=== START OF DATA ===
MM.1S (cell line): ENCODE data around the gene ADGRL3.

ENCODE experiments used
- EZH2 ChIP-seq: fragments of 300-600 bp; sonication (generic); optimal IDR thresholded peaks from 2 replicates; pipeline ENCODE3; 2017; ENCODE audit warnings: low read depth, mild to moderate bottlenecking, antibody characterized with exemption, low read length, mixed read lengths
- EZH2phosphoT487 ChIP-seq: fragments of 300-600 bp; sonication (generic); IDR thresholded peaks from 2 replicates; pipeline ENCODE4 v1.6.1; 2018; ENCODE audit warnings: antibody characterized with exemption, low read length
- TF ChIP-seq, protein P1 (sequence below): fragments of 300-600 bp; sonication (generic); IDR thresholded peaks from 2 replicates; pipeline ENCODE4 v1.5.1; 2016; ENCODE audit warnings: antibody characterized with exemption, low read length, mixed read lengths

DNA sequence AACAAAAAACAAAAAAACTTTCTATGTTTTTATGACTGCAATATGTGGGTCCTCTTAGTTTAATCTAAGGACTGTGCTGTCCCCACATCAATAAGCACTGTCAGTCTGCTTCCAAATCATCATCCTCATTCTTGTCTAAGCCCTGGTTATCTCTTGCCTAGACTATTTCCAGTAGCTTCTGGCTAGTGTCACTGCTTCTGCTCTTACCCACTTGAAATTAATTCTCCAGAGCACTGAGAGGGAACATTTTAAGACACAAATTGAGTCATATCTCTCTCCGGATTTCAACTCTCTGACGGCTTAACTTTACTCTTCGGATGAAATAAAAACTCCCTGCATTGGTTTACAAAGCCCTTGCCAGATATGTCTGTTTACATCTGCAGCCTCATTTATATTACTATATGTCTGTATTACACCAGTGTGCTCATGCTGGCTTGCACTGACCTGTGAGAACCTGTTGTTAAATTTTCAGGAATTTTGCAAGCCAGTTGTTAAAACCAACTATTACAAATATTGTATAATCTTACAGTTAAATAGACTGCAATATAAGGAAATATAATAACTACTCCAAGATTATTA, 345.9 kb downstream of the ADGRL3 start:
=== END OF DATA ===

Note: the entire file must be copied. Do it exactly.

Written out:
MM.1S (cell line): ENCODE data around the gene ADGRL3.

ENCODE experiments used
- EZH2 ChIP-seq: fragments of 300-600 bp; sonication (generic); optimal IDR thresholded peaks from 2 replicates; pipeline ENCODE3; 2017; ENCODE audit warnings: low read depth, mild to moderate bottlenecking, antibody characterized with exemption, low read length, mixed read lengths
- EZH2phosphoT487 ChIP-seq: fragments of 300-600 bp; sonication (generic); IDR thresholded peaks from 2 replicates; pipeline ENCODE4 v1.6.1; 2018; ENCODE audit warnings: antibody characterized with exemption, low read length
- TF ChIP-seq, protein P1 (sequence below): fragments of 300-600 bp; sonication (generic); IDR thresholded peaks from 2 replicates; pipeline ENCODE4 v1.5.1; 2016; ENCODE audit warnings: antibody characterized with exemption, low read length, mixed read lengths

DNA sequence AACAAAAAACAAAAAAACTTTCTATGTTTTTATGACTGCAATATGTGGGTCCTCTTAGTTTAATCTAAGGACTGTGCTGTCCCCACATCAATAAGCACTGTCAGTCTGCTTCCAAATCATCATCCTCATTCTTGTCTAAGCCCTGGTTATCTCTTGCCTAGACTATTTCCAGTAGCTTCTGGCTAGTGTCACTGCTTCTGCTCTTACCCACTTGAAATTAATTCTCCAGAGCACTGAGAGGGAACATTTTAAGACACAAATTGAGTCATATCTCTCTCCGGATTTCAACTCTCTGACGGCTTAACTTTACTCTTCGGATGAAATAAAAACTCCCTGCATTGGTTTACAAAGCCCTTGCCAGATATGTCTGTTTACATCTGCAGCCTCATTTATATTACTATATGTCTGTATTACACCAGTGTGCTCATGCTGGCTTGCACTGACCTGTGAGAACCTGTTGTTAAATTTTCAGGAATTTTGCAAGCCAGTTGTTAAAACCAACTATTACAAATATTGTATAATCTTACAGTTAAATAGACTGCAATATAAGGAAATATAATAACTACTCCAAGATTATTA, 345.9 kb downstream of the ADGRL3 start: